once again that the way to get attention is to make trouble. In 1957 a Toronto writer's article on Canadian politics was rejected by an American magazine on the grounds that Americans weren't much interested in the subject; in 1963 the same editor wrote to the same writer to ask him for some pieces on Canadian politics.

The American writers described Canadian affairs with both sympathy and alarm. Look headlined its piece Crisis in beautiful, bewildered Canada, showed some superb color photos, and then described thoughtfully, and at enormous (for Look) length, the background of the current problems. I'hc Saturday livening Rost titled its article Do They Really Ilute Us in Canada? and then answered the question: No, not really. The visiting magazine writers did their best to explain to their readers such unique institutions as the CBC, Réal Caouette, and baby bonuses — “In Canada,” wrote Homer Bigart in The Reporter, “politicians don’t kiss babies, but give them money.” Both the Rost and Look gave a heavy play to Hugh MacLcnnan and Bruce Hutchison as national philosophers. (Frank Lowe in the Montreal Star claimed that the American writers simply flew to Montreal and spoke to MacLcnnan, then flew to Victoria for a chat with Hutchison, then went home to write their pieces.)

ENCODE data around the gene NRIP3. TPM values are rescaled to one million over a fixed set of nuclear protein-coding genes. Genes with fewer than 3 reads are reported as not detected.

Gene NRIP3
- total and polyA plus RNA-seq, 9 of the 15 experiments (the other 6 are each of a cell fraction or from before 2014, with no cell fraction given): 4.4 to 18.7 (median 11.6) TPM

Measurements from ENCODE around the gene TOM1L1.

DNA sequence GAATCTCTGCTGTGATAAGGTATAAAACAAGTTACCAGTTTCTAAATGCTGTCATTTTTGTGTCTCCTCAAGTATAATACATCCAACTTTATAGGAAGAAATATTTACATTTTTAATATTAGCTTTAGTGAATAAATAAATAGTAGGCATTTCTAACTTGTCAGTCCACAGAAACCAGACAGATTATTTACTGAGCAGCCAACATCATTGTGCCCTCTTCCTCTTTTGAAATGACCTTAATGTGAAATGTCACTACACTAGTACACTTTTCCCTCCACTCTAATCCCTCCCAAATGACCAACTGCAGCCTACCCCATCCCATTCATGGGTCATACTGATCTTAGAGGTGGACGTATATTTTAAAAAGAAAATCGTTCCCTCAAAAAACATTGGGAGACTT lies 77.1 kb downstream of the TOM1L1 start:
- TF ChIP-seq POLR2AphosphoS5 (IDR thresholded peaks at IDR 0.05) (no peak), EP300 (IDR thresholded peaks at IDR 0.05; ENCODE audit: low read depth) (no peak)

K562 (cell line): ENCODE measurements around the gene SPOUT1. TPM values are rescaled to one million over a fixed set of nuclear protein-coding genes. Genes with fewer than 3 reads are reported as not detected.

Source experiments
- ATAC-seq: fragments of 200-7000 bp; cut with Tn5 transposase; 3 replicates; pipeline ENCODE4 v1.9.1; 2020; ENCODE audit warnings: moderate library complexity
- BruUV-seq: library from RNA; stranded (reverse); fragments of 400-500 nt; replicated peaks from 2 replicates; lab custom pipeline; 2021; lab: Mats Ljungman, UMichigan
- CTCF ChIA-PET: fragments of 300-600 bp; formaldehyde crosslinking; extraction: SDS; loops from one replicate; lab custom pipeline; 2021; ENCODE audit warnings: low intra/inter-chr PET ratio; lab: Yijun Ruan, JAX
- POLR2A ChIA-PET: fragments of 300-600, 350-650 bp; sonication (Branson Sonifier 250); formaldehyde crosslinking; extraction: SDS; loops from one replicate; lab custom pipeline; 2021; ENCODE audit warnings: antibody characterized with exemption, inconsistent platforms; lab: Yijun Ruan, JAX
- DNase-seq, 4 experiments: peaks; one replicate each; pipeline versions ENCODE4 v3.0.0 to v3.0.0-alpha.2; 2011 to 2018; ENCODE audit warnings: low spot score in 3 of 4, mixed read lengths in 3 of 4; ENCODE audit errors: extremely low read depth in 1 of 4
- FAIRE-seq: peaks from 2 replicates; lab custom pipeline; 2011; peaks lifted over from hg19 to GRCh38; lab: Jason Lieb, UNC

No magazine went quite so far as an NBC commentator who said on election night: "Many Americans deplore rowdyism in our political behavior but Canada . . . remains much closer to a frontier tradition.” (This alarming comparison was followed by shots of violence at Pearson and Douglas rallies.) But the magazine writers clearly expressed dismay — in U. S. News and World Report, Quebec, “smoldering with unrest,” began to sound just like Iraq. In general the magazines came much closer to the truth about Canada than the American newspapers and TV commentators. For instance, no magazine made the selfcentred mistake (as several papers and TV men did) of assuming that the United States was the campaign’s great issue.